In the 9th APWF webinar, organized on 15 Apr 2021, the APWF welcomed Ms. Megan McLeod, CEO of Alliance for Water Stewardship (AWS) Asia-Pacific as the speaker and discussed engaging industry in sustainable water management through water stewardship.
Water stewardship is the instrument with which the industry itself can take the initiative to implement Integrated Water Resources Management (IWRM). AWS provides the International Water Stewardship Standard (AWS Standard) to encourage industry to manage water that is socially and culturally equitable, environmentally sustainable, and economically beneficial across a basin through a stakeholder-inclusive process involving site-and catchment-based actions.
Following a brief introduction to water stewardship, Ms. McLeod shared practical examples from industries across the region, such as food and beverage manufacturer (Japan: Suntory), ICT sector (China: Kunshan, Taiwan: TSMC), and irrigation sector (South Australia: Renmark Irrigation Trust), where the AWS Standard is being used to drive sustainable action on water at the site, catchment, and supply-chain levels.
Suntory received formal certification against the AWS Standard in December 2018 at the Suntory Okudaisen Bunanomori Water Plant [i], the first certification in Japan. In January 2020, it also received recognition at the Kyushu Kumamoto Plant concerning its sustainable water use in the basin around the plant [ii]. In the Kyushu Kumamoto Plant case, the site highly evaluates its efforts to understand its water intake and outflows in the basin around the plant, activities for groundwater recharge through fuyumizutanbo [iii] based on scientific data, water conservation, and quality management at the plant, forest protection activities under its Natural Water Sanctuary Aso Project in the roughly 420 ha of forests around the plant, as well as cooperation with stakeholders around the groundwater basin, environmental education for future generations in Japan and overseas, and appropriate information disclosure in line with its philosophy “To Create Harmony with People and Nature” and the promise of “living with nature” to stakeholders.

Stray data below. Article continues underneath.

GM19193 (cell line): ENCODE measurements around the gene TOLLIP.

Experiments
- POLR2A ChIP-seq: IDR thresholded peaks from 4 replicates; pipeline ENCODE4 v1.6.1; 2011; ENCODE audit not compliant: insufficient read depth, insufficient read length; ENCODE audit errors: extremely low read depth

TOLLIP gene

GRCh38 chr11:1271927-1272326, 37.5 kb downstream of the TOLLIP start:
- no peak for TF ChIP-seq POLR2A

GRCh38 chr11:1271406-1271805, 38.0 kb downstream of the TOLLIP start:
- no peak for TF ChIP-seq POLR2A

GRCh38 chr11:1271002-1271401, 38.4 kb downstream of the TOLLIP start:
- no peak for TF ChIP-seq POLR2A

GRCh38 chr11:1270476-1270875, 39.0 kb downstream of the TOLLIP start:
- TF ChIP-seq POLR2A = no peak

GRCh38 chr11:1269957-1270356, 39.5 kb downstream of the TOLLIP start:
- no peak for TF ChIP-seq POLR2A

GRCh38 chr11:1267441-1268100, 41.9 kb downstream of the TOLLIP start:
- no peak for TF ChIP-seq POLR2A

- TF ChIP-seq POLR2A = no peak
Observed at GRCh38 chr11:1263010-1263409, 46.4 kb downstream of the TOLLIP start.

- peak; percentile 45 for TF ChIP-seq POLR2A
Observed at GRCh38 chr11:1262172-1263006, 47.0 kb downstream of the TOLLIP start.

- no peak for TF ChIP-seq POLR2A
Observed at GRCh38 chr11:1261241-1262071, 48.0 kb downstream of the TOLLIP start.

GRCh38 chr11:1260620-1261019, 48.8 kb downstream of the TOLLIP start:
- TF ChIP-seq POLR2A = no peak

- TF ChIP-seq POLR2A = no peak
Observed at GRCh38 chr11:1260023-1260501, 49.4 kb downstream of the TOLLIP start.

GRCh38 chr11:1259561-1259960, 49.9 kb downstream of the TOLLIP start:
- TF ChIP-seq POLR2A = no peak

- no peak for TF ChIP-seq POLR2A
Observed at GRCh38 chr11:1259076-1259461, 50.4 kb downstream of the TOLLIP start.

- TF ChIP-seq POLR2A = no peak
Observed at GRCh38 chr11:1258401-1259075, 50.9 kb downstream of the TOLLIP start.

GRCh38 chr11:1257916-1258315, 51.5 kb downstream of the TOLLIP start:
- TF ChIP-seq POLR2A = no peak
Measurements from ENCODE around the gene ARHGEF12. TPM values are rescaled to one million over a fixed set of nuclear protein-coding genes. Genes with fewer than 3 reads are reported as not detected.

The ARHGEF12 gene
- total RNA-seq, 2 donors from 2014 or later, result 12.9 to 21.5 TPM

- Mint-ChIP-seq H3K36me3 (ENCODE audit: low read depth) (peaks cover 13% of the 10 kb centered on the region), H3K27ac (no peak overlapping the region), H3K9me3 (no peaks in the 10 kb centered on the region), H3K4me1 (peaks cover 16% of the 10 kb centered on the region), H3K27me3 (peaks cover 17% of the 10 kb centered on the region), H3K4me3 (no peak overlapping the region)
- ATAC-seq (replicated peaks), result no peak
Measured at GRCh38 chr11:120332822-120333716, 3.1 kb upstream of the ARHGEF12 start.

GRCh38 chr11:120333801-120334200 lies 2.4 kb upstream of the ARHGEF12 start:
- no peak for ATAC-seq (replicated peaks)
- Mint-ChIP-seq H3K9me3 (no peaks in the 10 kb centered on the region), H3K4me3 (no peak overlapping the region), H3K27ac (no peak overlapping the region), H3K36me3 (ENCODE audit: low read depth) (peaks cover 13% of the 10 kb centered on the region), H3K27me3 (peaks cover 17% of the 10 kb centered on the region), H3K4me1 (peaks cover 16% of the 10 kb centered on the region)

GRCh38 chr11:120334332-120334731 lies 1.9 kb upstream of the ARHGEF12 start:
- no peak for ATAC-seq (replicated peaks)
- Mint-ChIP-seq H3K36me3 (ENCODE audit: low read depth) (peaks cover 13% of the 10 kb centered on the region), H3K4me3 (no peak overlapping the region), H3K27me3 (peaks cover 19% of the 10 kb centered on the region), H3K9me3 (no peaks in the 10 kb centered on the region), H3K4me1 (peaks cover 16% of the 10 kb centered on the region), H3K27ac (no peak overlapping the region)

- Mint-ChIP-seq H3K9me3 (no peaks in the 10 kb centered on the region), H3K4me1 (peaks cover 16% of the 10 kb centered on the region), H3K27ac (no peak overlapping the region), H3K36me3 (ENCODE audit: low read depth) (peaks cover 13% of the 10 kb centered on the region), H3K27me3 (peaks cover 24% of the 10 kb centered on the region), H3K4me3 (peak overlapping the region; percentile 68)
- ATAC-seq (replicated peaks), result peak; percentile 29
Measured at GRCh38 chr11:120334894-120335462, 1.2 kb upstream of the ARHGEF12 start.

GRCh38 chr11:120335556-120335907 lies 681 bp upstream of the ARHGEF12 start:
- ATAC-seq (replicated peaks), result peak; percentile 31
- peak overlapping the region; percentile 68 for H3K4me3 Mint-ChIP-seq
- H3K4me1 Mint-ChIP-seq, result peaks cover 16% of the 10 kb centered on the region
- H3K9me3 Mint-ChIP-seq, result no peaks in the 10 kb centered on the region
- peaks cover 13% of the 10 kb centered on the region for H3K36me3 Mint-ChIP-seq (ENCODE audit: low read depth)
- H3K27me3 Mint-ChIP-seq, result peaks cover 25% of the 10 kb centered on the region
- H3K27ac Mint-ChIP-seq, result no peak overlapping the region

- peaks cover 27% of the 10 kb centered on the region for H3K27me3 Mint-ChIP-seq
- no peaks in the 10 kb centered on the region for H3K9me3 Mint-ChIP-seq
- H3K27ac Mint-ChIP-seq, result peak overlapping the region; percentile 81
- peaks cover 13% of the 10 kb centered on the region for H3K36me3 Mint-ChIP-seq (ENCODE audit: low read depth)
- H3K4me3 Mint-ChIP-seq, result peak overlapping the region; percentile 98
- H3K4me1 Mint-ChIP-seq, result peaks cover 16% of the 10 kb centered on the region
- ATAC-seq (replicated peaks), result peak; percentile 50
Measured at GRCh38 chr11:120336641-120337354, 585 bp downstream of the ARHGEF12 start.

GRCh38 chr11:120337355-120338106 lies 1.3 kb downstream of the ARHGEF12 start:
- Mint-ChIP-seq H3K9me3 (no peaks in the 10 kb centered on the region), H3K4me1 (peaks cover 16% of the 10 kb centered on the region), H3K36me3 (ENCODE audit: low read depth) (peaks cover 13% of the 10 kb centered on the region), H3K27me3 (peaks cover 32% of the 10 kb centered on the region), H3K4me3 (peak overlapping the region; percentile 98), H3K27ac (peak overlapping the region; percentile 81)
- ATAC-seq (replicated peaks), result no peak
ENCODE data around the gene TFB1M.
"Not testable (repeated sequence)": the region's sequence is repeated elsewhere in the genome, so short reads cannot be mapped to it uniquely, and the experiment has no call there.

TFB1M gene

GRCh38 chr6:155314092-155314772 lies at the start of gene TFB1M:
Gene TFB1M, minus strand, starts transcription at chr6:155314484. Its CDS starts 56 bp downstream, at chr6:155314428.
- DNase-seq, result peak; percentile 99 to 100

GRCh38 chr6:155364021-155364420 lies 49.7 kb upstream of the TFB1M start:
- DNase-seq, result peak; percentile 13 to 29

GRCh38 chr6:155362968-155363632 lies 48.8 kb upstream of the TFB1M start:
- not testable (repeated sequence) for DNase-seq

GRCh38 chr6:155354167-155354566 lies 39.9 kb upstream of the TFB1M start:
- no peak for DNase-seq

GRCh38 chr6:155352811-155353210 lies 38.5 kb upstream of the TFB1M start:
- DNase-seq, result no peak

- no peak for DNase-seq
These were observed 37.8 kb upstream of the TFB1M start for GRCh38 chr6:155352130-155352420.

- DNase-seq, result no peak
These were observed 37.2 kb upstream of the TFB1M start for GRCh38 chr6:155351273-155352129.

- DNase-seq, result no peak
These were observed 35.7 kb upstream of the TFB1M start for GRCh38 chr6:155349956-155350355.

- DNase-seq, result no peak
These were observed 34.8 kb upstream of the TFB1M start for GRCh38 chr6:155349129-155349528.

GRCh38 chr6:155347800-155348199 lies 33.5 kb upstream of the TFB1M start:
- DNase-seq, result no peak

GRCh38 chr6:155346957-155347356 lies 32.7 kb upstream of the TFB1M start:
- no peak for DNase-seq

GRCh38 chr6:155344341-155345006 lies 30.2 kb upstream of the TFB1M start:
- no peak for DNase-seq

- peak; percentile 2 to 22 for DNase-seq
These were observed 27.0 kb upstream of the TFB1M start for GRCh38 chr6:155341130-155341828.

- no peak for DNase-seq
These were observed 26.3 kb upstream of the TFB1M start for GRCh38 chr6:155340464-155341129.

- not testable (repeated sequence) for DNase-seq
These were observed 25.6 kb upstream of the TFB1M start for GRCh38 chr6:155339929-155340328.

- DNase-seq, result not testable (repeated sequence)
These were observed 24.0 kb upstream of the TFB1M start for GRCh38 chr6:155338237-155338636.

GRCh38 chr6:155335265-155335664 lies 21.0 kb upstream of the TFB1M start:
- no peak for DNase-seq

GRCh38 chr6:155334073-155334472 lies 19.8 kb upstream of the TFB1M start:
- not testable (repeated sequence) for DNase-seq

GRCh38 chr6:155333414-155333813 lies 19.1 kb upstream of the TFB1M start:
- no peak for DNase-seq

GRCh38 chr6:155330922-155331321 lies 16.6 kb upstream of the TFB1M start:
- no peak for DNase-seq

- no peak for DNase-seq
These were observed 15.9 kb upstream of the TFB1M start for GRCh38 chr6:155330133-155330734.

Another sector that sees rapid uptake of water stewardship is the information and communications technologies (ICT) sector.
Kunshan City, China, is a significant microelectronics manufacturing hub; on the other hand, rapid industrial development led to increasing river pollution and reached critical levels. The National Government proposed to shut down the factories. However, The Kunshan municipal government and the microelectronics sectors focused attention on the water stewardship approach. It enabled manufacturers in the region to identify their water management strengths and opportunities, make improvements, demonstrate good water management practices, and manage water-related regulatory and legal risks. Since 2017, Nine microelectronics manufacturers in the city have been certified against the AWS standard. This successful collaboration led to the Kunshan government announcing incentive payments for the industry to adopt water stewardship toward sustainable water resource management.
In Tainan, Taiwan [iv], water stewardship by TSMC is helping to restore ecosystems and the habitat of fireflies.
Water stewardship is also applicable to the agricultural field. The Renmark Irrigation Trust (RIT), established in 1887, has been implementing water stewardship since 2016. Their infrastructure delivers water to over 600 irrigators covering more than 4500 Hectares throughout the Renmark district at 98% delivery efficiency. Beyond water-use efficiency, the water stewardship approach enabled collaboration with local catchment stakeholders, which led to their landmark agreement to rehabilitate and protect the environment and their surrounding wetlands.